What is Laparoscopic Surgery?
Laparoscopy, also known as diagnostic laparoscopy, is a surgical diagnostic procedure used to examine the organs inside the abdomen. It is a low-risk, minimally invasive procedure that involves small decisions only. It is performed by a laparoscope. It is a very common procedure now as major procedures like hysterectomy and myomectomy are also being performed through laparoscopy. As per our surgical audit of 150 consecutive operations, only three were performed as open procedures. It is widely being adopted by various surgeons across the world because of good results.
When to be performed? – Laparoscopy surgery
Laparoscopy is performed in case of the following symptoms or conditions:
- Endometriosis (diagnosis and treatment)
- Ovarian cysts (cystectomy is often performed laparoscopically)
- Fibroids (myomectomy)
- Ectopic pregnancy (diagnosis and treatment)
- Hysterectomy (may be performed for heavy periods, fibroids or endometrial cancer)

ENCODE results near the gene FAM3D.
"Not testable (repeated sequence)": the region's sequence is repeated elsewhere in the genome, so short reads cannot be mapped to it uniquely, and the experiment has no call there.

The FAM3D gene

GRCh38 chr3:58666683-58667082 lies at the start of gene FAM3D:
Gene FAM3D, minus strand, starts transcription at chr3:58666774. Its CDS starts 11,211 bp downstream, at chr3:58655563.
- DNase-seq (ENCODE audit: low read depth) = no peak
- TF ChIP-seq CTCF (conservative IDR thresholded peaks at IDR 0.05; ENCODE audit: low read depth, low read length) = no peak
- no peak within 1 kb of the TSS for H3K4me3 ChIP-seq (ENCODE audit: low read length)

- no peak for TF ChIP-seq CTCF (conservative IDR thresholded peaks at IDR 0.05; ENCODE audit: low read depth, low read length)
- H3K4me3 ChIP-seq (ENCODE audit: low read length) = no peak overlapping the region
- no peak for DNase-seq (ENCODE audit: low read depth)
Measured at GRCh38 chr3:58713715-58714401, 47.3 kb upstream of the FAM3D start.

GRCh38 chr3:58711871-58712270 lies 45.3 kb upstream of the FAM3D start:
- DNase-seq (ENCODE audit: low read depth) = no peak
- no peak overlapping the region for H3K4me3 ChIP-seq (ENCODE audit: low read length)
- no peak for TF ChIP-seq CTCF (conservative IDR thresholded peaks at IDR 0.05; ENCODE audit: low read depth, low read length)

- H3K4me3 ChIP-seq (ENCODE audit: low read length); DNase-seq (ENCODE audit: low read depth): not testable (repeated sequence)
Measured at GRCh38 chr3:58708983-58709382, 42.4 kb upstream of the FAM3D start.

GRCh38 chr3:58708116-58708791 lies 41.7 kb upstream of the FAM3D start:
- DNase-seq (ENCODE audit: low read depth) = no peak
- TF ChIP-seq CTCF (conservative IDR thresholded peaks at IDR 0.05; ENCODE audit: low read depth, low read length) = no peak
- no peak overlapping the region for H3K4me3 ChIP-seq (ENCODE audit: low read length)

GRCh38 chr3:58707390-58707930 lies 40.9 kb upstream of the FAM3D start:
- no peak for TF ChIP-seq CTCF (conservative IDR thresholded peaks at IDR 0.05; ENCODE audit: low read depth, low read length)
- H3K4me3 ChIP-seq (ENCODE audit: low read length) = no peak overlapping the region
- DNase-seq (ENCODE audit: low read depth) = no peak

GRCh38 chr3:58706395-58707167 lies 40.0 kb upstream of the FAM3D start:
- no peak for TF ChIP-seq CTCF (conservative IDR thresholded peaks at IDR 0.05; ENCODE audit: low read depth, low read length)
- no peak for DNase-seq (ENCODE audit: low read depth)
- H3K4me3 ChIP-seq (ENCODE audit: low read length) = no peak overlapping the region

- Diagnosis and treatment of pelvic pain
How is it performed?
During laparoscopy, the surgeon makes a small cut (incision) of around 1-1.5cm (0.4-0.6 inches), usually near the belly button. A tube is inserted through the incision, and carbon dioxide gas is pumped through the tube to inflate the stomach (abdomen). A laparoscope is then inserted through this tube. The laparoscope relays images to a television monitor in the operating theatre, giving the surgeon a clear view of the whole area. After the procedure, the carbon dioxide is let out of your abdomen, the incisions are closed using stitches or clips and a dressing is applied.
Why is it better?
- HPV & subtyping test
- In this technique, smaller incisions are made that is less painful and also shortens the recovery time resulting in less post-operative scarring
- It is less painful and hence reduces the requirement of pain medication
- It reduces exposure of internal organs to possible external contaminants and also reduces the risk of infections.
- It gives better visualisation and access to the surgeon
- YThe patient has an early return to work and normal life
- It reduces risk of thrombo-embolism (blood clot in legs or lungs)
What are the risks involved?
- Haematoma (collection of blood or bruising)
- Injury to intra-abdominal structures
- Risk of conversion to laparotomy (open operation).